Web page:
University of Maine Cooperative Extension recently launched its new 4-H Tick Project, a community science program where youth collect, identify and learn about ticks while contributing to university research. In this project, children and teenagers have an opportunity to explore ticks and tick-borne diseases and understand the connections between climate, ecosystem change and public health. The program which is led by 4-H professionals in Hancock County, is open to K–12 youth across the state.
Youth involved in the project collect tick specimens in their local area and submit them to the UMaine Extension Tick Lab for identification and disease testing. The data collected by students allows the Tick Lab to better understand tick populations and the distribution of their associated pathogens.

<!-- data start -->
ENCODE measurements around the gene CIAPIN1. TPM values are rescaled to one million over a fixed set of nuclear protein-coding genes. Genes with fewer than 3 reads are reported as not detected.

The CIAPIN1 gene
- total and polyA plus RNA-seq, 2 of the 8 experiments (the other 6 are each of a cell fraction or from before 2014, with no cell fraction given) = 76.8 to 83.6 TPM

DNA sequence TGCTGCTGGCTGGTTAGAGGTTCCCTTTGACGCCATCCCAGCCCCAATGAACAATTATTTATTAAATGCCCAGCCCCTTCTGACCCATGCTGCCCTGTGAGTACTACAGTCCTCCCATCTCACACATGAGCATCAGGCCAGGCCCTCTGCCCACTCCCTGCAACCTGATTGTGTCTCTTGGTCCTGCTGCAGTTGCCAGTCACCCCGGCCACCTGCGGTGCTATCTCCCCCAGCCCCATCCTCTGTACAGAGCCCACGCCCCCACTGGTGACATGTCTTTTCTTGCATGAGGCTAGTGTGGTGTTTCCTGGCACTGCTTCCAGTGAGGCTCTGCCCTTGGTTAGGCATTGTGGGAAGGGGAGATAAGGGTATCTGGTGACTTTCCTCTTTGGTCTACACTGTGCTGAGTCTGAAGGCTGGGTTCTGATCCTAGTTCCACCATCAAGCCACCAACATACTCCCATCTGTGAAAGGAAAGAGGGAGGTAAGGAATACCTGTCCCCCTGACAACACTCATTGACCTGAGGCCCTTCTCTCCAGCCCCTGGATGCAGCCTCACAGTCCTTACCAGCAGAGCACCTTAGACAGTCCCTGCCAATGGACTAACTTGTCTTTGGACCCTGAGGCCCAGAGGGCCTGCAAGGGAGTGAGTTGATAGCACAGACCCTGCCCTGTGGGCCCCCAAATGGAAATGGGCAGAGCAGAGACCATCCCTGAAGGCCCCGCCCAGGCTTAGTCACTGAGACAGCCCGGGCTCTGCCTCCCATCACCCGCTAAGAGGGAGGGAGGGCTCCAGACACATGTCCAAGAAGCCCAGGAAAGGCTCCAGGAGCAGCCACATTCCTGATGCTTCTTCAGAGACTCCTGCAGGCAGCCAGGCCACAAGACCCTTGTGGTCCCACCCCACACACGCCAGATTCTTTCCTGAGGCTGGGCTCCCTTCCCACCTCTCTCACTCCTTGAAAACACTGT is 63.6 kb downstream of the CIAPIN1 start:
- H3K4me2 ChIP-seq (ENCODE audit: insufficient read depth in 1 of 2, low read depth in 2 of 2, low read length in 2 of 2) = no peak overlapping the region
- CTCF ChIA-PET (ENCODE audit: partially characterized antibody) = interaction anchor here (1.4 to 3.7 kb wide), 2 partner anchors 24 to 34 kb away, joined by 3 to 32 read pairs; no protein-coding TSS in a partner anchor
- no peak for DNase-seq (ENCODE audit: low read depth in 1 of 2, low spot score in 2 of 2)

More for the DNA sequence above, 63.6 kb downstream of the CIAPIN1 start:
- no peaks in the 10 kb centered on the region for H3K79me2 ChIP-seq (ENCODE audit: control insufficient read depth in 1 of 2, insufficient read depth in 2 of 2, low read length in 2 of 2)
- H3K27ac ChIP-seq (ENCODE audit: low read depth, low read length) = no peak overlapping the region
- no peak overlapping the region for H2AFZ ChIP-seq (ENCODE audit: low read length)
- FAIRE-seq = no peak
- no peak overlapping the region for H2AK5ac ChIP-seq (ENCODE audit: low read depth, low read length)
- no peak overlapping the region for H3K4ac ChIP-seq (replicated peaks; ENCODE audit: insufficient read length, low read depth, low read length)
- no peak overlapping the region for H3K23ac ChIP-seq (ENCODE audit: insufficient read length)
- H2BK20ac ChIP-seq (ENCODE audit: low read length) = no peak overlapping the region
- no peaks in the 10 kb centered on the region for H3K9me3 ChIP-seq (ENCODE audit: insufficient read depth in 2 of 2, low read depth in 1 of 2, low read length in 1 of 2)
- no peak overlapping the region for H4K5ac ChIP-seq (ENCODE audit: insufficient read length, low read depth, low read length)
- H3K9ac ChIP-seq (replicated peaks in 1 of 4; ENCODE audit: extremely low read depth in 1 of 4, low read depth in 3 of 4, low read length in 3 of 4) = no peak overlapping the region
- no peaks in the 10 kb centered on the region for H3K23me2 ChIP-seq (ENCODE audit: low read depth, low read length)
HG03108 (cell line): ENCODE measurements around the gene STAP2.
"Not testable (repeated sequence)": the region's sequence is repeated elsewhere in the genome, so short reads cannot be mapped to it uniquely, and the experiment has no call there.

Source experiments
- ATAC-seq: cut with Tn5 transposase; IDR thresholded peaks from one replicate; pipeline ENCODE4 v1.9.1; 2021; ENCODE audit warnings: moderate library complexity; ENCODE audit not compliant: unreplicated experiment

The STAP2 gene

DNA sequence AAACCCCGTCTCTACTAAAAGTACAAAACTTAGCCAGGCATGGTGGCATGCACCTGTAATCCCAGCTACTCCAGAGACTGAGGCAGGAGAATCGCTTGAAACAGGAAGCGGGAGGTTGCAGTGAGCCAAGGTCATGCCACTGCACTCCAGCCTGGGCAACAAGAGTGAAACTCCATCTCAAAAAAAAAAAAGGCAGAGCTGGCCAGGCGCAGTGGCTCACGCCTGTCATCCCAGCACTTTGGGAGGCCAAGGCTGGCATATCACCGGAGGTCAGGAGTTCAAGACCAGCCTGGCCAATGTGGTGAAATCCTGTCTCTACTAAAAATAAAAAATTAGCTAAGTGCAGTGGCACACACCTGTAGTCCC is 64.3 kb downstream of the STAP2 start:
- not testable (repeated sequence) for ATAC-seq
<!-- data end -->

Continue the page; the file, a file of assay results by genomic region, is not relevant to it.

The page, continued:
For the 1,400 youth in 11 counties that are involved in the program, these types of project-based learning initiatives like the 4-H Tick Project allow them to build knowledge and skills through active, hands-on participation, promoting a deep understanding of the subject matter and helping develop practical skills that can be transferred to other areas of life.
The project is a collaborative effort with 4-H, the UMaine Extension Tick Lab, the Maine Forestry Tick Survey and Learning Ecosystems Northeast, a NASA-sponsored partnership focused on building the climate and data literacy youth need to become the next generation of climate stewards. Hannah Carter, associate provost of online and continuing education and dean of UMaine Extension, said that “Through these partnerships, we can engage more students in a broader learning community where they can connect with diverse perspectives and build the skills needed to become tomorrow’s leaders.”